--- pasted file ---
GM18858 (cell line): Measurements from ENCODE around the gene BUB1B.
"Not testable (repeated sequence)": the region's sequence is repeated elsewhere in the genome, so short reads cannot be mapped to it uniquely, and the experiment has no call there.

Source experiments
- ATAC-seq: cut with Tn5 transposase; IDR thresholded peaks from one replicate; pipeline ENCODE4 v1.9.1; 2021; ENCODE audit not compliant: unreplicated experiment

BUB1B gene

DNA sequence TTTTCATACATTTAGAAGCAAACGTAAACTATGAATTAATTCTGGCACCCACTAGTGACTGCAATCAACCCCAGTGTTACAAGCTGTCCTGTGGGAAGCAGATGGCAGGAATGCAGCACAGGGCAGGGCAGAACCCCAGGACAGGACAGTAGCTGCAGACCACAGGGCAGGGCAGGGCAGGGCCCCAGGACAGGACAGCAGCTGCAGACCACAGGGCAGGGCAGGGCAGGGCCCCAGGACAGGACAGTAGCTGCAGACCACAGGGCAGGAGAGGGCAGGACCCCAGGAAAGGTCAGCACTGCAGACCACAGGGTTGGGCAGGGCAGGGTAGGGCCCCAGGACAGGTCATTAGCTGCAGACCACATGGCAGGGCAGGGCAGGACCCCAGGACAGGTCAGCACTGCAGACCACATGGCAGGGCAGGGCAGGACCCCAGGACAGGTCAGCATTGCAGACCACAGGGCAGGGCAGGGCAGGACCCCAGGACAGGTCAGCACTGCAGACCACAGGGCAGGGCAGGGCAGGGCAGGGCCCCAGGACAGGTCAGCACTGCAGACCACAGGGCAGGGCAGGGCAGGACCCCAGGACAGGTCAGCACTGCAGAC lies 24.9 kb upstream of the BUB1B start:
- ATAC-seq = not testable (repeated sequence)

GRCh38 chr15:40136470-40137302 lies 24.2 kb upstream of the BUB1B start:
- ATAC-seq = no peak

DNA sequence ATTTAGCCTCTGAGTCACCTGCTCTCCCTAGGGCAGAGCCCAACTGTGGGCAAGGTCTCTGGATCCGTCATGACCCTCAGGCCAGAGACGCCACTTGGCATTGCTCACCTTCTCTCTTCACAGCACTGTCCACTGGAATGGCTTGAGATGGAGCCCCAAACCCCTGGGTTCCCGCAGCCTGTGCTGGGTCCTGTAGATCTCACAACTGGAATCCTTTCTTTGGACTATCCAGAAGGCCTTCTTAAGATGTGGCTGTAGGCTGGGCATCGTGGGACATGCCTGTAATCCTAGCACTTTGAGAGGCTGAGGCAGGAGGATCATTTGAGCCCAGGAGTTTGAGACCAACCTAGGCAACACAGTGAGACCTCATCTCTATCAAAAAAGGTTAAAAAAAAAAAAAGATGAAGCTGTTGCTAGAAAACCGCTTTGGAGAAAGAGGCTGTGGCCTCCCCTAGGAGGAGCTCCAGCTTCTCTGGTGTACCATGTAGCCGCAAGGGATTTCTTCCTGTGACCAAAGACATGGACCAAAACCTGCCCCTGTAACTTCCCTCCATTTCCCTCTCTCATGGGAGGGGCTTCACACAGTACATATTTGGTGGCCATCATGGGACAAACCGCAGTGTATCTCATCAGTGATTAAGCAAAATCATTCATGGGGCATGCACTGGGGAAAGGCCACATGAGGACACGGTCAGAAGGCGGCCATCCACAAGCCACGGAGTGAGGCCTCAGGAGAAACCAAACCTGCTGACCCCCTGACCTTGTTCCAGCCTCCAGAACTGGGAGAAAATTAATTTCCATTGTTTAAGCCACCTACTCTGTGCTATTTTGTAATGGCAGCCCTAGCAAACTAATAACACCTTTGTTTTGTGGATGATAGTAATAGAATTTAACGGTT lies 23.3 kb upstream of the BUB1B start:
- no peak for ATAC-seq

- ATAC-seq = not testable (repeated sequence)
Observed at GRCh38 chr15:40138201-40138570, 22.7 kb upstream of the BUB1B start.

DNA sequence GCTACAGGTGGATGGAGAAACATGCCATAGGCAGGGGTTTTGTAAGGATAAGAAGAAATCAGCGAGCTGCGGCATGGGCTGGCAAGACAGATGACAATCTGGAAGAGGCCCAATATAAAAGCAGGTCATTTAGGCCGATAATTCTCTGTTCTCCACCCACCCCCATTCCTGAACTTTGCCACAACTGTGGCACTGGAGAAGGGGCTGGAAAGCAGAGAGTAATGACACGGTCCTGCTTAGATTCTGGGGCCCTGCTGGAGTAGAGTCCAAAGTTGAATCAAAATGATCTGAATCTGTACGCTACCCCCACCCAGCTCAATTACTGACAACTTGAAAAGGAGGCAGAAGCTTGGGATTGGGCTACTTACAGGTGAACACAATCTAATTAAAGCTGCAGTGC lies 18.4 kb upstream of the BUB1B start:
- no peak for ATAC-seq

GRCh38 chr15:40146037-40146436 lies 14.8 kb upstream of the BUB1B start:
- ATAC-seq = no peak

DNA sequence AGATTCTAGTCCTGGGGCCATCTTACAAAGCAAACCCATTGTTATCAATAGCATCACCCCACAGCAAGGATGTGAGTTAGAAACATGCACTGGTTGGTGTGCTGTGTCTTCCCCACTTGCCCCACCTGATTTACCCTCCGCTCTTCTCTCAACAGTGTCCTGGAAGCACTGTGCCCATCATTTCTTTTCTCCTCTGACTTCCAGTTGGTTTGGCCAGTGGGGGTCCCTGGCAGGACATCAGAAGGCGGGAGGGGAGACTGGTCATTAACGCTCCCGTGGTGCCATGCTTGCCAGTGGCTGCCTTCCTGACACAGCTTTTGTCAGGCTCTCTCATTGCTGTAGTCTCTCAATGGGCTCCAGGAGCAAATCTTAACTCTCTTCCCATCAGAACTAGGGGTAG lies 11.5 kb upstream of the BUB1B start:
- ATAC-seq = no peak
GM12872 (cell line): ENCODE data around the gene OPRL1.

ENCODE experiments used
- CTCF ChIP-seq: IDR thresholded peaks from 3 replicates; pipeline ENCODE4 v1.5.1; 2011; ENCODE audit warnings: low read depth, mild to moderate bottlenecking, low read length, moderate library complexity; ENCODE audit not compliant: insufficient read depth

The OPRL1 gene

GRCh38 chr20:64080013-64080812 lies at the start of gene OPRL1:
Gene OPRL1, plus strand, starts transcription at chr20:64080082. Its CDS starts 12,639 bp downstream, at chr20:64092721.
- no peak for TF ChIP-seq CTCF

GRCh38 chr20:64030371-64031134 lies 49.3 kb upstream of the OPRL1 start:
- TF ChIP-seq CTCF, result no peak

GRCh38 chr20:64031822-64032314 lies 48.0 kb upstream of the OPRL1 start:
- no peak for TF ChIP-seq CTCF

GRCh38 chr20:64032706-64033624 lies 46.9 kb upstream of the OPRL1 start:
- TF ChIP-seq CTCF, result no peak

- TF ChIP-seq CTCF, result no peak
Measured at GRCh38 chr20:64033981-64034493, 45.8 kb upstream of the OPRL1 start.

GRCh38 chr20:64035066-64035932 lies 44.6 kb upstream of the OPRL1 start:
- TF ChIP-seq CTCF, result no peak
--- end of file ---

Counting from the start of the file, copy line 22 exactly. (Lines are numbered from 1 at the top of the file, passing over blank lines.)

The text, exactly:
- CTCF ChIP-seq: IDR thresholded peaks from 3 replicates; pipeline ENCODE4 v1.5.1; 2011; ENCODE audit warnings: low read depth, mild to moderate bottlenecking, low read length, moderate library complexity; ENCODE audit not compliant: insufficient read depth